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The Story of the Mongols Whom We Call the Tartars

A different land to see with different people to meet, journey takes us into hundred miles away from home but gives us understanding on the things we barely even know. Perhaps it is hard to understand at first and adapting to the new world would be a hard task, however, during the whole, journey one will learn that in all things, although change is really permanent, there are people who would stick to what they have known their whole lives and be proud of it.

Giovanni Carpini went into a journey in the land of the Mongol and realized that they were ideal people with good hearts who embrace their culture more than anyone else can do. Summary of the Book Analysis Answers to the Questions Conclusion 1. Analyze Carpinis description of the Mongols. What are the most important features of Mongol society and politics that he reveals? How convincing and trustworthy is his description of various aspects of the Mongol way of life (and why are some parts less trustworthy than others)? What can we conclude about the Mongols from his description?

The author was very careful in describing the Mongols, he made sure that he uses the words he really meant. In the second chapter of the book, the author analyzed the Mongols, their appearance and their culture. Hence, he detailed all of his descriptions concerning these people and the things closest to them as Mongols. According to Carpini, the Mongols possess an appearance that is different from the rest of the people. Their eyes and cheeks are wide compared to other men and have flat nose in middle size. They also have small eyes wherein the eyelids are raised to the eyebrows.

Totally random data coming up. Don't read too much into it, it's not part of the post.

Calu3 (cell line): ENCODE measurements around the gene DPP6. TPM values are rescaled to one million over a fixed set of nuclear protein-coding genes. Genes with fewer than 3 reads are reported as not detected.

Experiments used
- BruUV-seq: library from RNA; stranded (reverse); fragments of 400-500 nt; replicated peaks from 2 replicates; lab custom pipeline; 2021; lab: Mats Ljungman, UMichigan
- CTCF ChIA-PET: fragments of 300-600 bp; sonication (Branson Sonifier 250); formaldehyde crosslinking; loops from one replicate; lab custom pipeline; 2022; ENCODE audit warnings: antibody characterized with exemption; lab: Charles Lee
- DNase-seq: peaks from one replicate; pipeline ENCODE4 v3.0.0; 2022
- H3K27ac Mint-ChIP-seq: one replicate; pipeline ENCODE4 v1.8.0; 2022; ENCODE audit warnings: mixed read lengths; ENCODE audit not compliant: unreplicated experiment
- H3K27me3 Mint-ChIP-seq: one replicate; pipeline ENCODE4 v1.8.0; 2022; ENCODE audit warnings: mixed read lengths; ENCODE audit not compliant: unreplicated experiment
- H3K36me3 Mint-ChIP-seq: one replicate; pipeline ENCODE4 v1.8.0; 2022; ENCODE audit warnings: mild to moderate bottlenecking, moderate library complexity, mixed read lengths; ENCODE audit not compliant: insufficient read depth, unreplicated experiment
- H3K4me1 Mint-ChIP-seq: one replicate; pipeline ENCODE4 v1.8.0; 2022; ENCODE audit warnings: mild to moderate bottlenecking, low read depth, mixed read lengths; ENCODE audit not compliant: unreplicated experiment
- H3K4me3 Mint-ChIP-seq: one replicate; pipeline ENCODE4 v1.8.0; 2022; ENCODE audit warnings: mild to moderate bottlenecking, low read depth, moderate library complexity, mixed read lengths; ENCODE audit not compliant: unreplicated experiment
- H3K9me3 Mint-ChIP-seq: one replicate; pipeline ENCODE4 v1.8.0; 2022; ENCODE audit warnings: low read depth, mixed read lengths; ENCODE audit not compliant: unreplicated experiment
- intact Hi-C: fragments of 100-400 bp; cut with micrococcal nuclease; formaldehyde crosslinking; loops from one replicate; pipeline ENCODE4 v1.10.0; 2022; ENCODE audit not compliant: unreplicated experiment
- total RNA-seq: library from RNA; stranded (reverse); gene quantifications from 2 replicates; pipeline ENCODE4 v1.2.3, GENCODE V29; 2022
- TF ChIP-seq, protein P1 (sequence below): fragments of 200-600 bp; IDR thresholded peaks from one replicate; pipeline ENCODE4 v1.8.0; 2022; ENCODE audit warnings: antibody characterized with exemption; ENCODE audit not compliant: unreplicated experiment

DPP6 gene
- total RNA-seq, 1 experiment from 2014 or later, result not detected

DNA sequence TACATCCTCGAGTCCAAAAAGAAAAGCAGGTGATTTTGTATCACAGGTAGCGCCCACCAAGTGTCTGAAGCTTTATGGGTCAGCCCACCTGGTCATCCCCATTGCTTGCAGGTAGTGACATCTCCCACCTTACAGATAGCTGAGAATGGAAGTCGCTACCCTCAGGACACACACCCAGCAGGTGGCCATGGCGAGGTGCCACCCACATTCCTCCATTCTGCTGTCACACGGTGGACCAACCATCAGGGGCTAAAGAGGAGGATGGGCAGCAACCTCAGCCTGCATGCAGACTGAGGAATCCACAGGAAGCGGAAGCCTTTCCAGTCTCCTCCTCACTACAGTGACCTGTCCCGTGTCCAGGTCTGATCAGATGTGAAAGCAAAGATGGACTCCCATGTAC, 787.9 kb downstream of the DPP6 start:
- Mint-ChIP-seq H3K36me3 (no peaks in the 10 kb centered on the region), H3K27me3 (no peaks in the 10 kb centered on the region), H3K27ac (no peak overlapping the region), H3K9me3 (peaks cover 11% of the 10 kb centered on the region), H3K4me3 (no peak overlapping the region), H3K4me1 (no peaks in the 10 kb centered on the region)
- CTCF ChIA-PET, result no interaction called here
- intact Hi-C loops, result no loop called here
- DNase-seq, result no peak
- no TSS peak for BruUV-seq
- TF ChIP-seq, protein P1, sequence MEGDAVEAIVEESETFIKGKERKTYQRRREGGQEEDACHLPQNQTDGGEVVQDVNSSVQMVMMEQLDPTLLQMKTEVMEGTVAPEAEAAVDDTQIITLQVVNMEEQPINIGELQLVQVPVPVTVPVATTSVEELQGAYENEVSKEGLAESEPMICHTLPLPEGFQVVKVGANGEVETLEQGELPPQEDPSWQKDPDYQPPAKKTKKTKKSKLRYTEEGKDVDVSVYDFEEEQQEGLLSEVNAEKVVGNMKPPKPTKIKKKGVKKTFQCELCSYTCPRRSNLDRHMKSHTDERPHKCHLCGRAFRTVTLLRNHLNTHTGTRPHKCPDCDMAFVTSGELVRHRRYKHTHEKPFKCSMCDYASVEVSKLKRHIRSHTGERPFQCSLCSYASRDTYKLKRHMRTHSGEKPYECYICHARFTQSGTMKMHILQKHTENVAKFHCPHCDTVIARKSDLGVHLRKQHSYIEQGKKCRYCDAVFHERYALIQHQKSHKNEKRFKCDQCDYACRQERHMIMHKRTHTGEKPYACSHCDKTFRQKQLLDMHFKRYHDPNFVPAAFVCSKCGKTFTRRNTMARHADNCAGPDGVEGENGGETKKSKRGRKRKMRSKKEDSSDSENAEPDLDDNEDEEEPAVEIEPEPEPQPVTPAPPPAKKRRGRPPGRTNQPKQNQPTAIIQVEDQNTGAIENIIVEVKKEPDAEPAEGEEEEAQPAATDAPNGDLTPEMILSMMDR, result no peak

There are few who have big waists but most of them have narrow waists and have middle heights. Some have beards while others have small amount of hair on their upper lips and have beards which only some of them trims. When it comes to their hair, they cut or shave the top of their head. The remaining hair which they have was put in a braid and they let it grow long like the women (Carpini, 39). Regarding marriages as part of their culture, Mongols can marry several wives and could marry their stepmothers, stepsisters and their brother’s wife once the first husband is dead already.

Women are bought from their families and are not allowed to quarrel with each other (Carpini, 40). On their clothes, they do not wear other garments like caps and cloaks. Instead they wear fine fabrics. However it is hard to distinguish men from women because they almost have the same design of clothes. Their hats are different from the common shape wherein the author said that he cannot describe it. 2. What are Carpinis own priorities as he writes his account? Why do some things

about the Mongols seem to fascinate him, while he barely mentions others? More broadly: would you judge that Carpini shares a worldview with the Mongols he describes, or would you conclude that he and the Mongols understood the world in fundamentally different ways? 3. As always, your conclusion may (but doesnt have to) reflect on how writings such as Carpinis might be useful to us. What can we learn by looking at cross-cultural descriptions from the past? References Carpini, Giovanni Carpini. “The Story of the Mongols Whom We Call the Tartars”

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